This influences their environments, economies, languages, cultures and characters. On what defines them, in fact. Much more than we might think, at first glance. A Canadian from Manitoba would probably have more in common with a Russian from Khakasia than with an American from Arizona.
Similarly, desert or forest areas (temperate, Mediterranean, flooded, tropical, etc.) are found in the same parallels. The three largest forests in the world (Amazon (South America), Congo Basin (Africa) and New Guinea (Asia)) grow at the same latitudes. The people who live "IN", "NEAR" and "FROM" these forests (as well as the farmers who, living on the outskirts of deserts, share the same reality of accelerating desertification of arable land on all continents) would benefit from working together to find sustainable solutions to common threats and challenges; to be represented by unique and strong voices in a global parliament.
Representation by latitude therefore allows for a better mix of cultures, enhanced by a more fertile ground for the growth of a sense of belonging to the zone. Catchy zone names could also contribute to the development of this sense of belonging: the Parallel Zone of the Tropic of Capricorn, the Snow People, the residents of the center of the world (the most densely populated zone), the navel of the world (equator), the lungs of the earth, the people of rice, wine, coffee or chocolate, the fringe of the deserts, the heirs of the monsoon, etc...
As I specified in the title, this would only be a basic outline to start from. Amendments, improvements and enhancements like ''A fourth branch of government'' from Taejae Academy could and should be added to this basic outline.
A work in progress...
Eric Boucher for Planet Republyk
______________________________________________________________________ Planet Republyk is an international non-profit advocacy NGO/CSO based in Quebec City, Canada, whose mission is to promote the establishment of the most democratic, just, equitable, egalitarian, legitimate and sovereign world parliament possible to oversee the management of issues that affect all of humanity and the biosphere.
If you want to learn more about the Planet Republyk project, you can buy the book in E-Book version (PDF) or read (English and French) or listen (French only) to the 24 chapters/episodes of the podcast on PlanetRepublyk.org.
Omnilateralism for global governeance
3 comments • 2023-01-11 •
Multi-level governance must adapt to different forms of democratic decision-making depending on whether it operates at the local, provincial, national, regional or global level. While in the smallest polity at the local level proximity enables almost every citizen to be directly informed on issues of her/his neighbourhood, the higher the level the more they depend on the media – and thus mainly the market – to inform with often ‘fungible’ facts. New democratic initiatives therefore generally start bottom-up locally, and some even reach global dimensions (cf. “Fridays for Future”). The provinces play a particular role in federal systems, but their cultural identities have grown stronger (devolution), sometimes reaching nationhood (cf. Czecho-Slovakia; Scotland).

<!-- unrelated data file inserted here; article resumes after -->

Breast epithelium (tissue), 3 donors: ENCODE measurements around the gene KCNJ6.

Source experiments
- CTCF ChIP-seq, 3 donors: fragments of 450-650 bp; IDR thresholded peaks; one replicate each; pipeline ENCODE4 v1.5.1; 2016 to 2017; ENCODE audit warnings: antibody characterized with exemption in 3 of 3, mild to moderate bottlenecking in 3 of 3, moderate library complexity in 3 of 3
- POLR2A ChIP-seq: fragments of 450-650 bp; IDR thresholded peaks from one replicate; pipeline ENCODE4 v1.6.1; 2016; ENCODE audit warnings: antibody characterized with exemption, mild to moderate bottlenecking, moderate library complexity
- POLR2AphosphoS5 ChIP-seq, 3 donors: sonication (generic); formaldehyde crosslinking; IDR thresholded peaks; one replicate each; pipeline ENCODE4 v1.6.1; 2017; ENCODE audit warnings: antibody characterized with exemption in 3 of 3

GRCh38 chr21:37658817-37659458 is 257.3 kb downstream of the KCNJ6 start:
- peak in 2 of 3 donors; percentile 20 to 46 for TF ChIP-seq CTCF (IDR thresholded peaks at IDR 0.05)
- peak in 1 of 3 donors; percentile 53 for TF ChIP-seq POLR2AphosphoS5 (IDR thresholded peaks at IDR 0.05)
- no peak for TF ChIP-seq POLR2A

The nation -- with its fixed borders and monopoly of violence often a cause for conflict -- , however, has lost power upstream to globalisation and downstream to more direct democratic engagement (subsidiarity). Its nationalist aberration of (often militarily) fixed borders and the illusion of absolute sovereignty can hardly halt migration, money or data flows, in particular, if the market makes them profitable. Controversial information and data dependence on (a)social media now even impact higher-level elections.
To meet these challenges, there are incipient regional solutions, like in the EU with its institution of an increasingly influential parliament, consultative bodies for civil society as well as provinces and a historically first supranational executive. The regionalisation effect is being strengthened worldwide by the current ‘slowbalisation’ of global integration; and many regional groupings from ASEAN to AU and Mercosur to NAFTA (USMCA) have key roles to play towards wider governance.
At the global level, especially against the pandemic and for the climate, we must reach beyond only western-inspired and narrowly nation-based multi-lateralism of the outdated Westphalian System that is typified in the United Nations Organisation. Rather, omnibus (for and by all) is the new vehicle: to widen the input of non-Western experiences, and to include non-state stakeholders in democratic governance that counts not only the quantity of unequal national votes but also includes the quality of deliberating voices. NGOs -- now more trusted than national officials -- increasingly enhance global commitments not only against climate change but also against warmongers. However, parochial politicians still claim national ‘sovereignty’ against direly needed global solutions and even provoke destructive conflicts over borders. The process of COP already signals the trend towards omnilateralism with Eastern understanding of cycles for the environment and ‘holism’ beyond the rather Western linear thinking and divisive individualism.